• Copper Erases Decline in London, Advances 0.1% to $7,203 a Ton
  • Rebar Falls From One-Week High as Steel Mills Boost Production
  • Mutant Wheat Resistant to Killer Ug99 Fungus Seen Lifting Yields
  • Crude Stockpiles Fall to One-Year Low in Survey: Energy Markets
  • Gold’s War History Showing Short-Lived Premium: Chart of the Day
  • Shipping Rates Seen at 2010 High on Record Ore to China: Freight
  • Taxpayer $14 Billion to Crop Insurers Some Call Money Laundering
  • Australia Cuts Wheat Outlook on Dry Weather, Exports to Drop


























The Hedgeye Macro Team














Below we highlight relatively new products and business models that are displacing the more traditional ones, as they appeal to both the Baby Boomer and Millenial generations.

  • Tesla premium electric vehicles
  • Chipotle’s food and preparation process
  • Whole Foods’ holistic approach to selling food and health
  • E-Cigs’ new experience for smokers
  • LinkedIn redefining professional networking, recruiting and job searching
  • Smartphones


Baby Boomers and Millenials Converge

Consumers are constantly making decisions regarding the choice, purchase and use of products and service.  As we have seen in this new consumer landscape, a product or service that can span two generations is a game changer.  I’m the father of three wonderful children, two girls and one boy, who are all in fact Millenials.  It is becoming more and more common that we enjoy shopping and eating out at the same places.  And, while I would say that our taste in music differs, that statement may lack validity, as the Zac Brown Band and Jimmy Buffet have recently come together to perform “Knee Deep.”  The point is, this Baby Boomer and Millenial convergence is fairly widespread.


Whole Foods is an example of a company that spans multiple generations and is driving incremental visits in large part to their multifaceted approach in which they seek to attract new and old consumers.  The following quote from the CEO of WFM is highly indicative of this theme, which leads us to search for companies that are leveraging new business models, while avoiding companies with traditional business models that are coming under pressure:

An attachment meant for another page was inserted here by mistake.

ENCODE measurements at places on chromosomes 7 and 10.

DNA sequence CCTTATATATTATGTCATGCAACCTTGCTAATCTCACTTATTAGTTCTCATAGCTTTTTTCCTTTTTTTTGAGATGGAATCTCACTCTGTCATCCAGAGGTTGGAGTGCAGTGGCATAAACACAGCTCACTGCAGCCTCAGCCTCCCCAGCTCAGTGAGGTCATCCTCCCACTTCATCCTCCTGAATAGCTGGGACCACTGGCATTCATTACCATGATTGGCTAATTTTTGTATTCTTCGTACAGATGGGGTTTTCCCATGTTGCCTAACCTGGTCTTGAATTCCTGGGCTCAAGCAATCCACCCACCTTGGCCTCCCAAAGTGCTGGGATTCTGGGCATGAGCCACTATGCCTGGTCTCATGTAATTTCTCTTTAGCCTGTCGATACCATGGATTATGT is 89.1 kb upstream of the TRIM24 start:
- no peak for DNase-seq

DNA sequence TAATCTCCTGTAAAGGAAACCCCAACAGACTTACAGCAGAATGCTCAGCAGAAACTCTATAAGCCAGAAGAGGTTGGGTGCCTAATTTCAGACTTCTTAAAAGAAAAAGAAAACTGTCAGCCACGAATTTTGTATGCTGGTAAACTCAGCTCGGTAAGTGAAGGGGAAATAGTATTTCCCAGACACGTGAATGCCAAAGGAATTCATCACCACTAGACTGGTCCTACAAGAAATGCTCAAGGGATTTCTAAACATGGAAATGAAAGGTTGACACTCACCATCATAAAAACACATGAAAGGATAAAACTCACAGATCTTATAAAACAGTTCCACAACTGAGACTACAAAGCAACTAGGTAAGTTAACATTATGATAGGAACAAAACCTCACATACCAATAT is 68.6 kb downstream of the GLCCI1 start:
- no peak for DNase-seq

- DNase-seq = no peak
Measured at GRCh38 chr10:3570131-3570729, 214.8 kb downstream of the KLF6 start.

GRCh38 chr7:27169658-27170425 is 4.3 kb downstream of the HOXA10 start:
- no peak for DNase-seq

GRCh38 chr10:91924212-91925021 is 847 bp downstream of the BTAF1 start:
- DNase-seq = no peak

“We were built by boomers, we are boomers, and I think the boomer you got – you basically have, what a million people retiring every day or something now? You've got people who are coming into that time of their life where their health really matters. And that's just a statistical fact and the alternative around your healthcare, if you don't take care of yourself, it's pretty bad and it's pretty expensive.  So, I think a lot of people, who have realized that this is the time to shift around diet and lifestyle and that all the noise in the world around us basically saying – pointing folks in that direction too.  I think what I've seen with the millennial generation, that we have a lot of team members who obviously are Millennials is that, they are coming to Whole Foods a lot because of that, but because they also like the way the company, the decisions it makes, the values that it stands for, the change it's trying to create in the world. And increasingly, are looking for companies that they can line up with, in a way that feels right to them.”